The mid-2000s housing boom brought renewed attention to existing home tear-downs and how best to execute them. One Chicago nonprofit gained a lot of knowledge about best practices during that time and is advising leaders to push for home deconstruction — not demolition.
Deconstruction is the process of dismantling homes and salvaging the elements for reuse or recycling, essentially giving building materials a second life. "This is about reverse engineering houses ... so when taking them apart you can take the market-worthy materials," said Eve Pytel, Delta Institute programs director.
Delta Institute collaborates with communities to solve complex environmental problems and recently released a report, "Deconstruction and Building Material Reuse: A Tool for Local Governments and Economic Development Practitioners." The document enumerates the benefits to cities and the environment from salvaging and reusing housing materials during the home tear-down or refurbishment process, while offering tips for encouraging the practice locally.
As a start, people need to "pick the right strategy for the right structure," Pytel said. "If you apply the wrong strategy to the wrong house, you're going to waste a lot of money and have a lot of stuff that can't be sold." In addition, those carrying out a tear-down shouldn't look at it as an issue of either deconstruction or demolition, but rather as a continuing spectrum of deconstruction.
The report describes four main ways of going about a tear-down or refurbishment on the spectrum of deconstruction:
- Full demo: Nearly all material is landfilled, but scrap metal is recycled. This can be accomplished in one day with heavy machinery.
- Soft-stripping: Easy-to-capture and high-value material — like appliances, cabinetry and architectural items — is salvaged. This can be accomplished in one day with a small crew.
- Hybrid: Additional material — including flooring, windows and doors — is salvaged. This can be accomplished in about three days with a larger crew.
- Full deconstruction: All wood and valuable material is salvaged. This can be accomplished in three to 10-plus days, depending on structure size, with a larger crew.
Although a number of deconstruction firms already exist for commercial, industrial and barn projects, the practice hasn't widely caught on for residential projects in part because of the cost of doing smaller-scale projects, Pytel explained.
Delta Institute previously had issued a report that addressed needs and concerns across the deconstruction industry, but this version deals specifically with residential housing. "It's much more oriented toward local governments and economic development practitioners," who are looking at the steps community leaders can take to encourage greater deconstruction, Pytel said. "Waste is typically a consequence of a bunch of other decisions. We're going up a few levels to get at the decisions that end up creating waste, as opposed to looking at things as waste to begin with."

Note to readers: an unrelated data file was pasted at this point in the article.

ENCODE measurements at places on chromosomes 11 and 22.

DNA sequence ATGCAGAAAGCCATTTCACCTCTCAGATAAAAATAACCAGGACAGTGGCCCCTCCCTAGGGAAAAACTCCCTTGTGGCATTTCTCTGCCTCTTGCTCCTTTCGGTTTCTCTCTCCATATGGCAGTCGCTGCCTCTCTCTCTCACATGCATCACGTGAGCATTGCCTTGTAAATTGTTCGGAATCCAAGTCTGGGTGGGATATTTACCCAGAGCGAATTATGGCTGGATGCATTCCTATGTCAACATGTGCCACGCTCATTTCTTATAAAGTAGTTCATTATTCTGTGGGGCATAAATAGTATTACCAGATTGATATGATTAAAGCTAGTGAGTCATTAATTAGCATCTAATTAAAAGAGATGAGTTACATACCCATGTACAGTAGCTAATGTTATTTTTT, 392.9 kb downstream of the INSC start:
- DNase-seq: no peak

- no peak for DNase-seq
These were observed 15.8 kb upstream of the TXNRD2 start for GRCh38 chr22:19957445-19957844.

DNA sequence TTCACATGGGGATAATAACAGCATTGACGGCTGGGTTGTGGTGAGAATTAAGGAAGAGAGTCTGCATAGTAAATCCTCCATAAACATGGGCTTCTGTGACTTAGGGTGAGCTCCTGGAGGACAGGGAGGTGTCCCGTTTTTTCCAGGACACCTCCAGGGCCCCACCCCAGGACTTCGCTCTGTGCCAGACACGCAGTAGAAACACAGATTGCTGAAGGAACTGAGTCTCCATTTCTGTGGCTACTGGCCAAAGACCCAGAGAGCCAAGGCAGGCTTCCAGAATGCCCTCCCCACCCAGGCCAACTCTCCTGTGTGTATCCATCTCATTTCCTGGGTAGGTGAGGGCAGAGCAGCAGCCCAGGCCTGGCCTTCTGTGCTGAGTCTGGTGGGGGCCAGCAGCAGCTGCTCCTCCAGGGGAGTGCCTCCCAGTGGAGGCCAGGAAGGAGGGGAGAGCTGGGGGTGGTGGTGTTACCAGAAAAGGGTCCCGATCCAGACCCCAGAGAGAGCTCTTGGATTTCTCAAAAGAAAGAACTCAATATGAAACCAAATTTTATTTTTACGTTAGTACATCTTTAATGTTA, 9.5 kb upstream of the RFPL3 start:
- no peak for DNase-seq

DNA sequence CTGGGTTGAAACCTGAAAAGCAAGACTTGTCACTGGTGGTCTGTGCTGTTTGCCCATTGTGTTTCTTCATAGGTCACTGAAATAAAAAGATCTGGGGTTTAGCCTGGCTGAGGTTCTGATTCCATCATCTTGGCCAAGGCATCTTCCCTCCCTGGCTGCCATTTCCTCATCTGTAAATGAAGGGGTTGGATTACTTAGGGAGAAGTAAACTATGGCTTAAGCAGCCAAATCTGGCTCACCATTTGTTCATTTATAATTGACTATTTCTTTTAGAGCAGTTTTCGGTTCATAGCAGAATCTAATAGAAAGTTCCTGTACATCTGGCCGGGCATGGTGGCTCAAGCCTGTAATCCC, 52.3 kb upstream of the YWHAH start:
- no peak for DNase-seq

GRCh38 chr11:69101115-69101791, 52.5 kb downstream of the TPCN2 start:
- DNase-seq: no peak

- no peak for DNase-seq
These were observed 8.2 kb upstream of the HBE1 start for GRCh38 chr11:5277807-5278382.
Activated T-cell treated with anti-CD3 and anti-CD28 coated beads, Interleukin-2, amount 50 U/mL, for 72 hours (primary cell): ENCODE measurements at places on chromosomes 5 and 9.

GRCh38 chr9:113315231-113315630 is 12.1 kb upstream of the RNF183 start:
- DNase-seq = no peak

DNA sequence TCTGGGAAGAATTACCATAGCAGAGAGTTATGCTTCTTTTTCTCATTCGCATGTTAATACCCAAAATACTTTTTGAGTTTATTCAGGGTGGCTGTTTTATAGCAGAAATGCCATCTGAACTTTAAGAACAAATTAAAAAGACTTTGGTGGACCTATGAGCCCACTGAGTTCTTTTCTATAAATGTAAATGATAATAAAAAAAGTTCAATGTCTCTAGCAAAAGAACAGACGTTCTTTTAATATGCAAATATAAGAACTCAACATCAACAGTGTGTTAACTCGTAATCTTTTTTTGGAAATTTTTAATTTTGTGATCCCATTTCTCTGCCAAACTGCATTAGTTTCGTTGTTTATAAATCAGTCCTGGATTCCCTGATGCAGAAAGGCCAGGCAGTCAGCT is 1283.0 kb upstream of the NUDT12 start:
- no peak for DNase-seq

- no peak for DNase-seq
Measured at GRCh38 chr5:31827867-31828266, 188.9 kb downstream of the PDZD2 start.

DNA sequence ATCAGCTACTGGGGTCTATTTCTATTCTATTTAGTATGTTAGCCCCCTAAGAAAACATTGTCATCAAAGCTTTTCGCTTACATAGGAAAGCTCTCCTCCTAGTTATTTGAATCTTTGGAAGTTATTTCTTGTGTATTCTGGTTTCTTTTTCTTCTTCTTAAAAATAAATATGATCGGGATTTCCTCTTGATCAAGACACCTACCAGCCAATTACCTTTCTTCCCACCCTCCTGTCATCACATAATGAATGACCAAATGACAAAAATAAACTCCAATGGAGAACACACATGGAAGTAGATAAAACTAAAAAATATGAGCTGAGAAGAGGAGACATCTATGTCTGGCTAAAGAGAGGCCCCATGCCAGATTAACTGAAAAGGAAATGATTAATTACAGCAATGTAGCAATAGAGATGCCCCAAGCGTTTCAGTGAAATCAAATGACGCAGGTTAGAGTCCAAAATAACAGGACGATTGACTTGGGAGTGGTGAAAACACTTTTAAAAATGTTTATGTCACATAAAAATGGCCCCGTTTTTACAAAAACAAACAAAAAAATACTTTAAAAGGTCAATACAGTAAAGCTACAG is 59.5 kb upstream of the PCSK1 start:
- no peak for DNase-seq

The report notes that deconstruction offers communities environmental benefits including reduced toxic dust at job sites, reduced heavy metal leaching into soil, less waste sent to landfills and reduced consumption of virgin material. Deconstruction also offers economic benefits such as jobs — including for difficult-to-employ individuals — and the sale or resale of building materials and other valuable products left inside a home. Plus, deconstruction provides social advancements including the removal of blight, workforce development partnerships and workforce and contractor training.
"We see a tremendous opportunity from raising awareness" about deconstruction, Pytel said. "We've been really excited to see the number of deconstruction initiatives in the Midwest," especially in "legacy cities" that used to be industrial towns but have undergone significant change. "It reduces the landfilling of waste and it also does something restorative for communities in getting to reuse their own materials," Pytel said, noting Gary, IN and Detroit as two cities that have focused on this practice to "give materials a second life."
Besides selling the recovered materials or using them in new housing projects, the items can be used to enhance parks or a city's historic buildings and structures.
Despite the environmental, economic and social benefits, "one challenge is that it is simply more labor intensive than demolition. It's going to cost more," Pytel said. However, selling the valuable reclaimed material sometimes offsets the costs. In addition, opportunities for public-private partnerships or workforce development partnerships can keep the costs in check.
Communities worried about the resources needed for a long-term project commitment can first test out deconstruction pilot projects. Delta Institute offers seven steps for a pilot: secure funding, choose the homes, manage procurement, assure quality control, train contractors, connect market infrastructure and process the lessons learned.
Cities can also encourage material reuse and recycling by incorporating deconstruction principles in construction and demolition waste diversion ordinances.
"We would love to see more groups take this up... as communities look at how they're going to concentrate their resources while trying to create opportunities for their residents," Pytel said.